By JONATHAN KENT, a business reporter in Bermuda
Bermuda reinsurers are facing growing challenges from deteriorating fundamentals, and their respectable profits this year have been heavily dependent on unsustainable loss-reserve releases. That was among the findings of a special report on the Bermuda market by ratings agency A.M. Best Co. Inc., which also found that conditions are "ripe" for consolidation in the market.
"Broadly speaking, pricing pressures persist, investment portfolios lack sufficient yield, and loss-reserve releases which are masking the symptoms are likely drying up," A.M. Best reported. "On top of that, insurers face potentially industry-changing financial regulation and taxation."
The 18 publicly traded companies that comprise the Bermuda composite followed by A.M. Best achieved an annualized return on equity (ROE) of 11.6 percent during the first nine months of 2010 and a 93.5 percent combined ratio, apparently indicating healthy underwriting profitability.
Scratching below the surface, however, A.M. Best reported: "The real story, however, is revealed by adding back the 7.1 percentage points of favorable loss-reserve development, increasing the combined ratio to 100.6 and cutting the ROE to the mid single-digit range."
Arthur Wightman, a partner at PricewaterhouseCoopers' Bermuda office, said that companies had been afforded some financial relief from the more severe 2010 events, such as the earthquake in Chile and the Deepwater Horizon oil rig explosion, by prior-year reserve releases.
"In a stage of the cycle often referred to as the 'cheating phase,' such releases inevitably dry up," he said referring to the soft cycle in property/casualty insurance underwriting, in comments published in his white paper titled "Unfamiliar Times Displacing Familiar Strategies."
"While the tail is relatively short on much of the business written within the Bermuda market, future events now have the potential to cause a more dramatic impact to quarterly earnings--as does future adverse development on prior-year reserves if releases go too far."
One way companies have been boosting their earnings per share in this "cheating phase" has been to buy back shares that are predominantly trading well below book value. Stock repurchases through the first nine months of the year amounted to more than half of net income, A.M. Best found.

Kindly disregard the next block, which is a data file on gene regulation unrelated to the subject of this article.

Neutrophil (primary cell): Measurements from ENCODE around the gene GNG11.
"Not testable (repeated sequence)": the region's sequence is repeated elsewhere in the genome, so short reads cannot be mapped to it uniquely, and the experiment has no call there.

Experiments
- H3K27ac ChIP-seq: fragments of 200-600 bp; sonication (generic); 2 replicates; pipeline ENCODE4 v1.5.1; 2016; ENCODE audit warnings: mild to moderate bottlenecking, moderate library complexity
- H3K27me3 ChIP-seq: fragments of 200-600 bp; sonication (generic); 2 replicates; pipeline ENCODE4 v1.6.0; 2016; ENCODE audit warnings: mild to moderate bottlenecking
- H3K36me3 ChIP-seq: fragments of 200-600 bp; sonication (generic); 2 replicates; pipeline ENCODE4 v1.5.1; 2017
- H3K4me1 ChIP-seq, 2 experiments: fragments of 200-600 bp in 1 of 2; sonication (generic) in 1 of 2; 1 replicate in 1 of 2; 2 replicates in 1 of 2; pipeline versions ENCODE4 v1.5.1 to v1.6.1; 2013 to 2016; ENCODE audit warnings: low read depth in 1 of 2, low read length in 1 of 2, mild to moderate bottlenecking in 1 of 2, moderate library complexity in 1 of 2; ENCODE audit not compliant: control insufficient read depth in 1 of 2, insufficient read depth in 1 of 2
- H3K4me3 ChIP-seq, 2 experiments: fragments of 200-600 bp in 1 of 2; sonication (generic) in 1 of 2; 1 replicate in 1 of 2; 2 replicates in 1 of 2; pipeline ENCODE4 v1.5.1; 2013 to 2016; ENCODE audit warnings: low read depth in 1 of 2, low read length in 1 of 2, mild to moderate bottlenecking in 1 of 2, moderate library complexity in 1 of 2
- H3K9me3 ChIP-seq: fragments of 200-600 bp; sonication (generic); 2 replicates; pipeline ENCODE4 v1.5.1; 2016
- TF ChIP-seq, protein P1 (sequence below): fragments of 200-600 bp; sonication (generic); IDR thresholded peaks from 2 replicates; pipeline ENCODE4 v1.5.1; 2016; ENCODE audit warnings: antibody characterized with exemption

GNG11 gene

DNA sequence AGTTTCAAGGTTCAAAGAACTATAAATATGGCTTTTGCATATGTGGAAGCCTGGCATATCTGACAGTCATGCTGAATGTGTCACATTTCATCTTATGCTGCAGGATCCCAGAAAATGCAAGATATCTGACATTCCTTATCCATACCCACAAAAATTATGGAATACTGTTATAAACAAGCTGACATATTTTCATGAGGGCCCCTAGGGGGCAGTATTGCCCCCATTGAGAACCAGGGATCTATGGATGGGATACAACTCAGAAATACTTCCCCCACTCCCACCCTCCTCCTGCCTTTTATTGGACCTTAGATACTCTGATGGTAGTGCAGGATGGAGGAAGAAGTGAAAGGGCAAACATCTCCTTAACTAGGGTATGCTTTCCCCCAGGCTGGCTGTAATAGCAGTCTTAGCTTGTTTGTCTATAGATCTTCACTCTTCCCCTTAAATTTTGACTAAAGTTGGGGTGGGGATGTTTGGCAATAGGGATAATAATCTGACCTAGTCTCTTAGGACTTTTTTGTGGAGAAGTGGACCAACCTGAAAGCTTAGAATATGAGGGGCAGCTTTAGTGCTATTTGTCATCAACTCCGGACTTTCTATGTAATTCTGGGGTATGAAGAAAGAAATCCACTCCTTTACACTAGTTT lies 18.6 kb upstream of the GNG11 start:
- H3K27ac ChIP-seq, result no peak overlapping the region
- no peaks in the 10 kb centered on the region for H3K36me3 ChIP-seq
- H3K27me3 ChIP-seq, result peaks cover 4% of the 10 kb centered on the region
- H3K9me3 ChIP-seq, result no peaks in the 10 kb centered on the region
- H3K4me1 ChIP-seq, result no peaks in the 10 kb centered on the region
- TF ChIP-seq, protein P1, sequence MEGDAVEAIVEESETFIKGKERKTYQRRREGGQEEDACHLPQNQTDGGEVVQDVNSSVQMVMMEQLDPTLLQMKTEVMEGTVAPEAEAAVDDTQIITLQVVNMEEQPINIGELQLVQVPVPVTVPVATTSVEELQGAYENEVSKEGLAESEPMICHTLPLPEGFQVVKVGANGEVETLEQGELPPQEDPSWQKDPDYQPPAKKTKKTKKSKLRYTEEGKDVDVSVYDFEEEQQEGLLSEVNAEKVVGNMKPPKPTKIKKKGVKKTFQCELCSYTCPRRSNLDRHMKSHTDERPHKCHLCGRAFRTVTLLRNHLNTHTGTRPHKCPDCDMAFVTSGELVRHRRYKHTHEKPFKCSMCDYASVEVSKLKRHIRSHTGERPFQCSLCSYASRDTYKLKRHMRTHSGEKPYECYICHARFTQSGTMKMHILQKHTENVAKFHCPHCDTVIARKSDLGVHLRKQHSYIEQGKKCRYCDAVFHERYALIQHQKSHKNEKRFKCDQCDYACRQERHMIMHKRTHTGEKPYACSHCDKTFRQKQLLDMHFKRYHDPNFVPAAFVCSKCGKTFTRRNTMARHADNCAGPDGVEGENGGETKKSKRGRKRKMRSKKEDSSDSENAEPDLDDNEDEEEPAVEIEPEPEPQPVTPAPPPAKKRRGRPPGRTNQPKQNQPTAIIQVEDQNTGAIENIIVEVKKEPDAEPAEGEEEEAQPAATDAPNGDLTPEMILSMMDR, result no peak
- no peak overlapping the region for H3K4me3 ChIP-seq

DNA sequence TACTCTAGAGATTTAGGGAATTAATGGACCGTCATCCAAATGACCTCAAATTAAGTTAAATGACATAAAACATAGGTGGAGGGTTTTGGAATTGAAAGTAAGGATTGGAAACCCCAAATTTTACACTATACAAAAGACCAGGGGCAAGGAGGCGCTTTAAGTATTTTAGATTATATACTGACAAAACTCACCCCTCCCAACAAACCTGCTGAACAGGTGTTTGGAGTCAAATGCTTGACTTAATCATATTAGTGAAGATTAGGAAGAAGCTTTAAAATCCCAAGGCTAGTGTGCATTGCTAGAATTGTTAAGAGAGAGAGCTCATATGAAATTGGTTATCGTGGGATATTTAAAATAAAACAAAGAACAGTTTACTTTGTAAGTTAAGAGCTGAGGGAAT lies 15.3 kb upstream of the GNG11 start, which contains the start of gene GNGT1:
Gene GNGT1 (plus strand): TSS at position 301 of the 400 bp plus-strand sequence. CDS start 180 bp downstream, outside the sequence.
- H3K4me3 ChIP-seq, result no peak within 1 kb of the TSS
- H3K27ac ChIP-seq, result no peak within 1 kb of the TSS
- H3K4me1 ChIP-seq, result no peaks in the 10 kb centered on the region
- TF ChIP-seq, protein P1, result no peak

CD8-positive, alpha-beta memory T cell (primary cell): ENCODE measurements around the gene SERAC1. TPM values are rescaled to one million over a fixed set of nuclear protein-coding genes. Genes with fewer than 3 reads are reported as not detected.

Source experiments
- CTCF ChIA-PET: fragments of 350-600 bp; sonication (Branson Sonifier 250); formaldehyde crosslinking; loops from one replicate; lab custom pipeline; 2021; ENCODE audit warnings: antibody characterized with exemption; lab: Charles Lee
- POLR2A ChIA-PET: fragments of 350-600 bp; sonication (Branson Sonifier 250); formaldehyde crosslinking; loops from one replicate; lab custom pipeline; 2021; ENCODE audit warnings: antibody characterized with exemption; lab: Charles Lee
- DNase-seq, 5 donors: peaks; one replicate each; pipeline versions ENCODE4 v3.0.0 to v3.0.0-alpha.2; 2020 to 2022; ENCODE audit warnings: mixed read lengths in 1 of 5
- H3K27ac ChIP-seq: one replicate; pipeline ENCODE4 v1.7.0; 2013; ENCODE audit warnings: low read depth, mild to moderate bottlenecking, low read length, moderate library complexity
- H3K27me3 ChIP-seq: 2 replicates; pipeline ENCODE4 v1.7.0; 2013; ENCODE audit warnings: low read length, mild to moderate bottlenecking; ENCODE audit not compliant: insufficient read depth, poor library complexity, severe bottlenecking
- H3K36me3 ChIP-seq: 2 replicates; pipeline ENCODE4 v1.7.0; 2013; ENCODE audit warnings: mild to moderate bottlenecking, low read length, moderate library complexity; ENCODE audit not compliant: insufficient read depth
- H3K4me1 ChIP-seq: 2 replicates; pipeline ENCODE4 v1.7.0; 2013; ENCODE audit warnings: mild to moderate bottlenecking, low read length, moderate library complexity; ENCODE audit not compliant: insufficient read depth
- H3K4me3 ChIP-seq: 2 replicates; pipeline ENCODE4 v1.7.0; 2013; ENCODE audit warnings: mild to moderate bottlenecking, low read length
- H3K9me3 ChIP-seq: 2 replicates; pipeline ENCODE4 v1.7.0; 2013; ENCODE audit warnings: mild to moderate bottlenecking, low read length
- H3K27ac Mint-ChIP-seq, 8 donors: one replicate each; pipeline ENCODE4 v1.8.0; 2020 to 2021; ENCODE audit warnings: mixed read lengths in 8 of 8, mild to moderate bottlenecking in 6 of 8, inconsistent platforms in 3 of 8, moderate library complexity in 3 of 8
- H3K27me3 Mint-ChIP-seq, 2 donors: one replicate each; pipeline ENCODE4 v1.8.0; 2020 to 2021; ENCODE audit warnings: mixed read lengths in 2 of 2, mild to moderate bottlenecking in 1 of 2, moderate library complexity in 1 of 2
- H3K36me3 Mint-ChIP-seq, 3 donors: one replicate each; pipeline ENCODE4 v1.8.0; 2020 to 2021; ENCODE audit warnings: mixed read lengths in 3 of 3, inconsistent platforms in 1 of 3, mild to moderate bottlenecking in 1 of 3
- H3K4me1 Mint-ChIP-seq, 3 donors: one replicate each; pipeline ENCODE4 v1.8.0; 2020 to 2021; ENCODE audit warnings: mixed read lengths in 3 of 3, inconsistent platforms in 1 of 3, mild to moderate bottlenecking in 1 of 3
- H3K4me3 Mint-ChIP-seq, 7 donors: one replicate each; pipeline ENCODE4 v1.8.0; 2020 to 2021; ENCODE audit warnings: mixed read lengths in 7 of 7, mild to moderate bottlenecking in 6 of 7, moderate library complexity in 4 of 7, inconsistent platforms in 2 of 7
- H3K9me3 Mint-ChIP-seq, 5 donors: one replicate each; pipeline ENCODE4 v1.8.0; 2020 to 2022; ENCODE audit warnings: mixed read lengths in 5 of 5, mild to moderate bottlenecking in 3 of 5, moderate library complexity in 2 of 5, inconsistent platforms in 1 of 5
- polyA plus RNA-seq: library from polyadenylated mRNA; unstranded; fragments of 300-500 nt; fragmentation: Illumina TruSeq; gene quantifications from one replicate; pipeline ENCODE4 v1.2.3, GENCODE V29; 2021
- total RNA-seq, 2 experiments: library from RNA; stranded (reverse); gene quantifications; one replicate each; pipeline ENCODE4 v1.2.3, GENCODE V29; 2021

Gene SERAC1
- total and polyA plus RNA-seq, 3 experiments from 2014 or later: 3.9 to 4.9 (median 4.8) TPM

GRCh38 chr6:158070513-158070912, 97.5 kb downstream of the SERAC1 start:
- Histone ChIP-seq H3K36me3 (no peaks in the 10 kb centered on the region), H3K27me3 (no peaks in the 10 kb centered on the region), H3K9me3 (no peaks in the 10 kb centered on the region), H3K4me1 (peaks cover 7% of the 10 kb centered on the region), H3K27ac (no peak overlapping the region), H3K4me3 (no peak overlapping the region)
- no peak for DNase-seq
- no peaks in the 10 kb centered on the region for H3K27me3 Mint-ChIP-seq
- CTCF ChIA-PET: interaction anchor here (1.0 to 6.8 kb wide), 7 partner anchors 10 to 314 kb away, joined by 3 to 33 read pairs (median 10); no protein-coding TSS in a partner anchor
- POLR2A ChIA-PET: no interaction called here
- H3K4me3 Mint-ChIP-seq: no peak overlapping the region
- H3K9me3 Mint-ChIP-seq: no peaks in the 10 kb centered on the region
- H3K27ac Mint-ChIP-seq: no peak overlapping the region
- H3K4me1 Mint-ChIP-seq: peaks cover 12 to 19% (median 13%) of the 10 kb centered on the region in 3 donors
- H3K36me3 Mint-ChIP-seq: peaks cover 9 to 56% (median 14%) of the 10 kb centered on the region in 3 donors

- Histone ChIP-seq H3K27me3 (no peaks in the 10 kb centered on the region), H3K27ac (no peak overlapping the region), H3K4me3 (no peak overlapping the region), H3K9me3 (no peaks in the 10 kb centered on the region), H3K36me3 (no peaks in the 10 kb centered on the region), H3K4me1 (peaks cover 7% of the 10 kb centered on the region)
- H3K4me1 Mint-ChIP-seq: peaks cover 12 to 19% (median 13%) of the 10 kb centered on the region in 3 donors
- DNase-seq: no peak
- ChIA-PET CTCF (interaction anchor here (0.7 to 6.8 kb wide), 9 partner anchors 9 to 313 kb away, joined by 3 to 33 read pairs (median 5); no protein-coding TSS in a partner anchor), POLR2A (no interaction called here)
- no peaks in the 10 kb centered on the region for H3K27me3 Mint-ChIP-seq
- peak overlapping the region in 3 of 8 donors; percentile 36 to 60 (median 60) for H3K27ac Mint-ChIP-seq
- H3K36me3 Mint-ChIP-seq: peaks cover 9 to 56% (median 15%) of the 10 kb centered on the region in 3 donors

The report indicated that net premiums written had trended downward since 2006, and investment income had also suffered from the effects of low interest rates. Some firms were holding more capital to cushion themselves against further market instability.
According to A.M. Best, "This phase of the cycle is akin to swimming in a riptide: the path to safety is to swim parallel with the shore until the current is cleared"--with the aim being in good shape to capitalize on the next hard market.
Alterra Capital Holdings CEO Marty Becker agreed that growth should not be the priority in the current challenging conditions.
"In our industry there are times to grow and times not to grow," Becker said at the Ernst & Young Property/Casualty Yearend Outlook conference in Hamilton this week.
"Growth is going to be penalizing at certain stages of the market cycle and, in reality, that's where we find ourselves today. And particularly with companies down here being heavily reinsurance animals. Reinsurance is a much more accordion-like business. It expands quickly in good times and shrinks pretty quickly in tougher times.
"It's counterintuitive for underwriters to manage their portfolio to not necessarily grow, but to look for that bottom-line profitability. What you find in this market is the temptation to do things you wouldn't otherwise do, and usually that doesn't end up well, but the toughest discipline in our business is to stick to our core principles at a time when all the headwinds are against you."
The Best report also discussed the challenges the Bermuda market faces in the future: the importance of gaining regulatory equivalence with the Solvency II rules due to take effect in Europe in 2013, and responding to the threat of potentially harmful U.S. tax legislation.
The report concluded: "A.M. Best expects the Bermuda market to stay relevant even if U.S. legislation is passed. The Bermuda market will continue to be innovative and, depending on the severity of the Neal Bill, may even attract more companies."
December 10, 2010
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